This old and labor intensive finish has been used for hundreds of years on fine instruments. It provides the thinnest of finishes and so is considered the best finish acoustically. It is really just shellac diluted in alcohol and rubbed on the wood in scores of separate applications.
Here is what you need. A bottle of Everclear 190 proof alcohol and a package of shellac flakes. It also helps to swipe your wife's cooking scale from the kitchen while you prepare your mixture.
weigh 1 ounce of shellac flakes in the scale and put it into a small glass jar.
The next morning, with refreshed mixture, the second day of finishing began. The wood is just beginning to show a little shine. It takes many applications over a couple of weeks which is why factory instruments have spray on plastic finishes. Way too much labor.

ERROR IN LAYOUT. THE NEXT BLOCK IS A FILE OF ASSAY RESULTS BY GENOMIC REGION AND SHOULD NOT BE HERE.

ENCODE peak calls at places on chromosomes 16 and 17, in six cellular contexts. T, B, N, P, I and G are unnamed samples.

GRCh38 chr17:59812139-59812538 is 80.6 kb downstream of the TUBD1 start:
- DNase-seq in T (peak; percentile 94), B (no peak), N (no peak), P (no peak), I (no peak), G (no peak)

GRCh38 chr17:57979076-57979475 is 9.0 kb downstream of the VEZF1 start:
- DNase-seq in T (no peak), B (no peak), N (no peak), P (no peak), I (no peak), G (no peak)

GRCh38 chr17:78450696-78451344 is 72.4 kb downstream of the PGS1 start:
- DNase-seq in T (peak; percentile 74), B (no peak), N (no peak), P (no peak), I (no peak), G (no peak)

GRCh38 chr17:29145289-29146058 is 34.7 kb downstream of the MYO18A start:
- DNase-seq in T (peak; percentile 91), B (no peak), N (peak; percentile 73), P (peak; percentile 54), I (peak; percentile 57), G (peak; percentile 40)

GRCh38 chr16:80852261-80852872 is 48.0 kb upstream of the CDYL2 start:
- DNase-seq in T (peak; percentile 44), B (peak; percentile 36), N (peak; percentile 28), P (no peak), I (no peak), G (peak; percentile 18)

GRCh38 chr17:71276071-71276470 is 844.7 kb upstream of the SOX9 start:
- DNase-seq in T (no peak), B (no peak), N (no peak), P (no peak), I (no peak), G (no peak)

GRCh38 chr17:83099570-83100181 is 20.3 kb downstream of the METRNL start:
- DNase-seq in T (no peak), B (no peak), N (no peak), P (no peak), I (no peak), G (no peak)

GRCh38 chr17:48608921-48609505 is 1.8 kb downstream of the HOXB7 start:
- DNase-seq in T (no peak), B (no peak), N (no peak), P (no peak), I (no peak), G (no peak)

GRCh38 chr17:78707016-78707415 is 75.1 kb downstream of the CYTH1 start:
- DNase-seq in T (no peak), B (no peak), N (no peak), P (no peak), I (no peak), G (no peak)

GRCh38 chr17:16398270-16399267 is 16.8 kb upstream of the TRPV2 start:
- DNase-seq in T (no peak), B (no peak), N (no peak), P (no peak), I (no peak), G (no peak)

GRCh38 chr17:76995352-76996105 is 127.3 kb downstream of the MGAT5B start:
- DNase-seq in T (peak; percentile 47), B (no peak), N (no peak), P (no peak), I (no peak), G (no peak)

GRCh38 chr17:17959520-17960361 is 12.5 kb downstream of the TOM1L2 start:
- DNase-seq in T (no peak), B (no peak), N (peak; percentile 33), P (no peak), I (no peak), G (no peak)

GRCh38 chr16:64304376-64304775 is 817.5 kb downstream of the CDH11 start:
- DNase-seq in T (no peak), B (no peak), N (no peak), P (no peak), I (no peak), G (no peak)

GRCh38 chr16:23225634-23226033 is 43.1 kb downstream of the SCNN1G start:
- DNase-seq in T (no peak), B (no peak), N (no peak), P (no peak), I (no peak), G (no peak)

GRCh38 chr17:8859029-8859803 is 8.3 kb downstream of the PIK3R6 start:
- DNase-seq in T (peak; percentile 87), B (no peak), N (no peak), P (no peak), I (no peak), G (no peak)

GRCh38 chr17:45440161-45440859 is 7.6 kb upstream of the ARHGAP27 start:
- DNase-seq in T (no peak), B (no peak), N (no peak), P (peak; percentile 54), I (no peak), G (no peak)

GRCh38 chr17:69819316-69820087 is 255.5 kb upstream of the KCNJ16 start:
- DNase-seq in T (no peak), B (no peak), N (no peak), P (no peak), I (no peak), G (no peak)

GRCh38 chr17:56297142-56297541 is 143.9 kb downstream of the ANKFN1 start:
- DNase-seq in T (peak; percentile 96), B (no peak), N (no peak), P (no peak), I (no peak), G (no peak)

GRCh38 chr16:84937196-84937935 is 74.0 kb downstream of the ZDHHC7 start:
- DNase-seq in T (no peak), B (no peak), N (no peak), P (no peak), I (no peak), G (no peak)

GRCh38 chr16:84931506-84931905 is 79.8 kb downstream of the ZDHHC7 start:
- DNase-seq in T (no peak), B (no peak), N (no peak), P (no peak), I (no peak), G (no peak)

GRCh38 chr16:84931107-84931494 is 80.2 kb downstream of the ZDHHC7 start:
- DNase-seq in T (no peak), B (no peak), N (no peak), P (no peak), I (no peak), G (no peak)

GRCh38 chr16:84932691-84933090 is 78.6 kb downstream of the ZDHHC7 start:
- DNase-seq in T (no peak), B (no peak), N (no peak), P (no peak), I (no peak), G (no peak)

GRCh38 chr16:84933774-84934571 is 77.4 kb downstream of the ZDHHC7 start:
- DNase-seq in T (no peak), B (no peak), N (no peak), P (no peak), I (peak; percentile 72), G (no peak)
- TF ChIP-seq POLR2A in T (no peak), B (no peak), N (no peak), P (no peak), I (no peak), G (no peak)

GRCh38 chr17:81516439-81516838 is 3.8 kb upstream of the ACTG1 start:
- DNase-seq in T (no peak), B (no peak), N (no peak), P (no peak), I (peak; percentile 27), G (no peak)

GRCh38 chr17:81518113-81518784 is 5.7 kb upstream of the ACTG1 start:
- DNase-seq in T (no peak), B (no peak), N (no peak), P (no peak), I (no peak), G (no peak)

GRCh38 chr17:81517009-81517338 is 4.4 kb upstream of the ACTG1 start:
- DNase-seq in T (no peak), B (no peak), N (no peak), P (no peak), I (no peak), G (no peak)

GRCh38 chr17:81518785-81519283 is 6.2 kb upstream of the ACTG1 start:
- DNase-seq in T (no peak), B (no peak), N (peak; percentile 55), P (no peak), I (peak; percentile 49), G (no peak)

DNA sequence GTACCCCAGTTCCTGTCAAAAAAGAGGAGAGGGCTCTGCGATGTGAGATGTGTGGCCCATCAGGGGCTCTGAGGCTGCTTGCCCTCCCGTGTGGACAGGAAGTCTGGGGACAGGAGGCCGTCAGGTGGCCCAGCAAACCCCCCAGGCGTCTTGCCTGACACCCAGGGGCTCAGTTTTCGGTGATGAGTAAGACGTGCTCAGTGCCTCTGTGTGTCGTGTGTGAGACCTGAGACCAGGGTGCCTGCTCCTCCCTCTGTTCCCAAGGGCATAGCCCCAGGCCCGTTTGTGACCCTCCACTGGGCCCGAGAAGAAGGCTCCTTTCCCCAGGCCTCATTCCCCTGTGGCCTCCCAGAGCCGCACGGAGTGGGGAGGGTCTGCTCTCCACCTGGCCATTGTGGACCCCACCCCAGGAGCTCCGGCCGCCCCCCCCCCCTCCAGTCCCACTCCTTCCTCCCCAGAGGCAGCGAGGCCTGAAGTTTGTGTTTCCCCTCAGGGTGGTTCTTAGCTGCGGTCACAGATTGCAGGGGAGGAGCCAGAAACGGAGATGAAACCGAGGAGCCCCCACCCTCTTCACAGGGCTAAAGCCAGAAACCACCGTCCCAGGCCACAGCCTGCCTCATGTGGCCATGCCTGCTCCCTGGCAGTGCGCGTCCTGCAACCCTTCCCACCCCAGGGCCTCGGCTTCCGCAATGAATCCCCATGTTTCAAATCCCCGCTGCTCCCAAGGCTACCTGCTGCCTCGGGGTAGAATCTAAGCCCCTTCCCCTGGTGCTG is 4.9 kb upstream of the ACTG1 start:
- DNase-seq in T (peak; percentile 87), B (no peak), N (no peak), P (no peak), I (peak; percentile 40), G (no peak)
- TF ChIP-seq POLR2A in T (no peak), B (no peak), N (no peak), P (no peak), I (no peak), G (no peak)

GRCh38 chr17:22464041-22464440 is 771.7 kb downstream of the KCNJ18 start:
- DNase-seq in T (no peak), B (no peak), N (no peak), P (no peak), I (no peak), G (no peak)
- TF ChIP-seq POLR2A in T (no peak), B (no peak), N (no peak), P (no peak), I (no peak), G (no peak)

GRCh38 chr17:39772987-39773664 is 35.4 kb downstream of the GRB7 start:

With the finishing in progress it is time to start another build cycle. Today I selected the wood for instruments # 129, a East Indian Rosewood and Redwood tenor going to Australia and #130, a Bubinga and Bear Claw Spruce tenor which will find its home in Seattle.
The first step is joining the pieces. Here, the Redwood soundboard for #129 is in the clamps.